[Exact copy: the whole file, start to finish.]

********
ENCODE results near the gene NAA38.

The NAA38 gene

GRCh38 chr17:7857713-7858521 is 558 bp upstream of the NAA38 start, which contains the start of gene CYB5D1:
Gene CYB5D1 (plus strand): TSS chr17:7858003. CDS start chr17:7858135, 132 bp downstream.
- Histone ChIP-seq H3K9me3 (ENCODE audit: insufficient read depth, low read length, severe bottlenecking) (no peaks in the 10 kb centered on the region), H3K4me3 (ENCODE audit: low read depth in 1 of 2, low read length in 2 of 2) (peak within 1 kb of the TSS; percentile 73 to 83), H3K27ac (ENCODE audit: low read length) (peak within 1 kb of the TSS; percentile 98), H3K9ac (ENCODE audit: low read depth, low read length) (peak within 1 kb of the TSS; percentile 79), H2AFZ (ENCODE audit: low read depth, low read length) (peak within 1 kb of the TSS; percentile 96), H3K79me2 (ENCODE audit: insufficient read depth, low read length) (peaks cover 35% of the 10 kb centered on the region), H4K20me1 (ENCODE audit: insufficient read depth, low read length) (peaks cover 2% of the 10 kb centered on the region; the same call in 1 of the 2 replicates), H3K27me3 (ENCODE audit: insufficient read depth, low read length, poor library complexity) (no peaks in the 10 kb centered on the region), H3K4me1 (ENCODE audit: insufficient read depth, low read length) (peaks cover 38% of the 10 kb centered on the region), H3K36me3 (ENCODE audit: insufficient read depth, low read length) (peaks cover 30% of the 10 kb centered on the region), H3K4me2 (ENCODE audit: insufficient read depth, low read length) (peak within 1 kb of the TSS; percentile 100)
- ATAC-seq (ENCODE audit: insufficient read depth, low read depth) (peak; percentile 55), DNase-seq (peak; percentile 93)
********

ENCODE results near the gene NAA38.

The NAA38 gene

GRCh38 chr17:7857713-7858521 is 558 bp upstream of the NAA38 start, which contains the start of gene CYB5D1:
Gene CYB5D1 (plus strand): TSS chr17:7858003. CDS start chr17:7858135, 132 bp downstream.
- Histone ChIP-seq H3K9me3 (ENCODE audit: insufficient read depth, low read length, severe bottlenecking) (no peaks in the 10 kb centered on the region), H3K4me3 (ENCODE audit: low read depth in 1 of 2, low read length in 2 of 2) (peak within 1 kb of the TSS; percentile 73 to 83), H3K27ac (ENCODE audit: low read length) (peak within 1 kb of the TSS; percentile 98), H3K9ac (ENCODE audit: low read depth, low read length) (peak within 1 kb of the TSS; percentile 79), H2AFZ (ENCODE audit: low read depth, low read length) (peak within 1 kb of the TSS; percentile 96), H3K79me2 (ENCODE audit: insufficient read depth, low read length) (peaks cover 35% of the 10 kb centered on the region), H4K20me1 (ENCODE audit: insufficient read depth, low read length) (peaks cover 2% of the 10 kb centered on the region; the same call in 1 of the 2 replicates), H3K27me3 (ENCODE audit: insufficient read depth, low read length, poor library complexity) (no peaks in the 10 kb centered on the region), H3K4me1 (ENCODE audit: insufficient read depth, low read length) (peaks cover 38% of the 10 kb centered on the region), H3K36me3 (ENCODE audit: insufficient read depth, low read length) (peaks cover 30% of the 10 kb centered on the region), H3K4me2 (ENCODE audit: insufficient read depth, low read length) (peak within 1 kb of the TSS; percentile 100)
- ATAC-seq (ENCODE audit: insufficient read depth, low read depth) (peak; percentile 55), DNase-seq (peak; percentile 93)